First Place Writing – Enterprise Reporting


Turned Away

Nearly 10 percent of Bolivian children have been abandoned by impoverished mothers out of shame, taboos and fear. A spin of el torno offers a new chance at life, but overcrowded orphanages struggle to provide for these children, and regulatory obstacles make the adoption process difficult.
By Ellen Jean Hirst

This baby’s name would be Gracey, but her mother would never know. The year was 2004. The fourpound baby, conceived when her 14-year-old mother was raped by her cousin, was born outside of Oruro, Bolivia. In her first moments of life, the baby was laid under a bush without a name and left to die.

Indigenous women who live in rural areas usually give birth in their homes, with help from mothers, sisters or aunts. If they cannot afford or do not want to keep their babies, they have two options: abort or abandon. Abortions are illegal in Bolivia and are much more risky for the mothers. Seventy-four percent of Indigenous people in Bolivia live below the poverty line, but even if they could afford an abortion, they would have to travel to the city. Having the baby is safer and less expensive, so that’s what many of these women do, whether they are ready, whether they want it or whether they will have help once it comes.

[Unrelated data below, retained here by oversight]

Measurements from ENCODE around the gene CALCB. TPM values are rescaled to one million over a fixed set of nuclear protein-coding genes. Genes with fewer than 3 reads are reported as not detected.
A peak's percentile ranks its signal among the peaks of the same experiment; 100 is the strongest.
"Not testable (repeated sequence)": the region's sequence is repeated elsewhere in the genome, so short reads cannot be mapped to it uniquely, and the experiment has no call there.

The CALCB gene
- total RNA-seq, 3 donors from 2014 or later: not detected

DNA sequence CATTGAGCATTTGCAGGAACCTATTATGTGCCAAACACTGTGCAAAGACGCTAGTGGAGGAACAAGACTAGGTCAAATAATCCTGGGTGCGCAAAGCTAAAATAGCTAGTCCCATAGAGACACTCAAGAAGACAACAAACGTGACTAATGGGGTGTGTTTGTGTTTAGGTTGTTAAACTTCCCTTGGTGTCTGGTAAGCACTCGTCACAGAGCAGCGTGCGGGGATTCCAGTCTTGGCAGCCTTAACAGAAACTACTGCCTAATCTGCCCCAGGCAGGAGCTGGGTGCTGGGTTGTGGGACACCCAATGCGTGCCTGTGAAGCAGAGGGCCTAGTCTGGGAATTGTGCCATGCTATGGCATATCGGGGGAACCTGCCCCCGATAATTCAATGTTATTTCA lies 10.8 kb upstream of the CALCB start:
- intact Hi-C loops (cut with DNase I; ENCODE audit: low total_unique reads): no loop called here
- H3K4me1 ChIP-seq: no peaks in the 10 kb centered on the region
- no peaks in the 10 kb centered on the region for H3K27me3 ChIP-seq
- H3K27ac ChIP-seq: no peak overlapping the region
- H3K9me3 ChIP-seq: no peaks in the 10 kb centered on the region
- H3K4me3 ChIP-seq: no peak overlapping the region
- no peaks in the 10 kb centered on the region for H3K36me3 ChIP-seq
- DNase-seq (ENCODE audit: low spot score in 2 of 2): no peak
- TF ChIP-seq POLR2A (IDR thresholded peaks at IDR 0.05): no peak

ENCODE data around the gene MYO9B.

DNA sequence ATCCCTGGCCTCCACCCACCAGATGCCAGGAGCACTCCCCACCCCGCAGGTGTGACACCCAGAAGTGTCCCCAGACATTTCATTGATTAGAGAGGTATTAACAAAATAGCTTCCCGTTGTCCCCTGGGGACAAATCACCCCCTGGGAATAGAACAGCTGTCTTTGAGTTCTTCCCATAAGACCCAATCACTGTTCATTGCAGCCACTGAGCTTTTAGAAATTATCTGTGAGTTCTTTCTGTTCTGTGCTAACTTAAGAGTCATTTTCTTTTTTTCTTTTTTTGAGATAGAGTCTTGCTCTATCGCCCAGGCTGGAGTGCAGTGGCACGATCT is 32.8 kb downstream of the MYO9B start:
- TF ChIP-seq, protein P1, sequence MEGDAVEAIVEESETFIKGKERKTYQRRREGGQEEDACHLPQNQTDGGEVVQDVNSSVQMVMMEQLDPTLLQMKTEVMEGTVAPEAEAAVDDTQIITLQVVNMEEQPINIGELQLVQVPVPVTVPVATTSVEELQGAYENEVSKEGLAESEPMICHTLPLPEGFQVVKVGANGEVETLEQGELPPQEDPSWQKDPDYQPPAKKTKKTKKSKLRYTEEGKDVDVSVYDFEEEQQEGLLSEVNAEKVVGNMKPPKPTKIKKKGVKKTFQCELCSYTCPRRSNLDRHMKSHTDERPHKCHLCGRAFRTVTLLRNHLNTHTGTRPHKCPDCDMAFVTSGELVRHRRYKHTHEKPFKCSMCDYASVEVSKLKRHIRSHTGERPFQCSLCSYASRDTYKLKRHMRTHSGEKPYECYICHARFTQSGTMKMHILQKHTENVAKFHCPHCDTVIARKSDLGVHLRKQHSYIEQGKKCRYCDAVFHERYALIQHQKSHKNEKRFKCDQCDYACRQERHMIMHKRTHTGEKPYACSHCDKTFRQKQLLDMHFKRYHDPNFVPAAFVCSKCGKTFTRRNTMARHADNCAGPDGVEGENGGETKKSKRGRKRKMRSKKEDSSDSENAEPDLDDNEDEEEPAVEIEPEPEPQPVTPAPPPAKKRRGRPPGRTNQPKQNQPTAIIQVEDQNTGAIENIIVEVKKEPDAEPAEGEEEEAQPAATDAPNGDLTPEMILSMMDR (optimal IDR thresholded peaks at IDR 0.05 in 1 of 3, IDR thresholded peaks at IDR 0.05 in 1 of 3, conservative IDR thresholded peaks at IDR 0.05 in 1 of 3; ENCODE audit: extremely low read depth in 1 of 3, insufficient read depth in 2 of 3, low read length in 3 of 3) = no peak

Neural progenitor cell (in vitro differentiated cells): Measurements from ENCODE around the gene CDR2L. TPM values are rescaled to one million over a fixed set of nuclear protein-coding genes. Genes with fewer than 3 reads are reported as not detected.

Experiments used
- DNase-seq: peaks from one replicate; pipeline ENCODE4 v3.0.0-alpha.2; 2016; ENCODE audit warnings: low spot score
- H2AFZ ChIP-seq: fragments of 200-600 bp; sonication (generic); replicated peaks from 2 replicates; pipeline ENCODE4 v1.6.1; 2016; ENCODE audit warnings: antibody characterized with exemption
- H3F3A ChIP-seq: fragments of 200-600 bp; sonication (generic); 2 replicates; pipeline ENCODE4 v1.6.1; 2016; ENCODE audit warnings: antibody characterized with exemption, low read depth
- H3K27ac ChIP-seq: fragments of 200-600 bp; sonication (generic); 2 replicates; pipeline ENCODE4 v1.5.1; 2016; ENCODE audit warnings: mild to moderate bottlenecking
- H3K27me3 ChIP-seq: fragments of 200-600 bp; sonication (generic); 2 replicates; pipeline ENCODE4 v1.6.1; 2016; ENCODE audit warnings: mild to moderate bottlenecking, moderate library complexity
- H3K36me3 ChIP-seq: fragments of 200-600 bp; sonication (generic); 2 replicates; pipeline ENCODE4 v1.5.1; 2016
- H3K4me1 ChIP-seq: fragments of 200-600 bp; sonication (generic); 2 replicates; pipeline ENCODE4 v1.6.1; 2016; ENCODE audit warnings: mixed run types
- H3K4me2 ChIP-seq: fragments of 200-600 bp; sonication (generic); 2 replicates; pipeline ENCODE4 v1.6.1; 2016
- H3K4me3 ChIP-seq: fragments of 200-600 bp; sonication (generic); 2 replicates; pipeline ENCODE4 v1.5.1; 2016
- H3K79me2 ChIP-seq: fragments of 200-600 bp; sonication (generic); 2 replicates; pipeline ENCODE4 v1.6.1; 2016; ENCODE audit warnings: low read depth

And the unwanted baby lies under the bush.

Forgotten to found

Even though this is the fate for some abandoned Bolivian babies, the 2011 UNICEF report shows at least 320,000 of these forgotten children have survived. Bolivia has a population of nearly 10 million, with 3.5 million under 15 years old. Slightly less than 10 percent of the children in Bolivia are orphans who most often live in orphanages in Cochabamba, Santa Cruz and La Paz. A 2009 study done in Bolivia called the German Technical Assistance program, or its Spanish name, Cooperación Técnica Alemana, estimates that more than 2,500 children live on the streets of Bolivia, unaccompanied.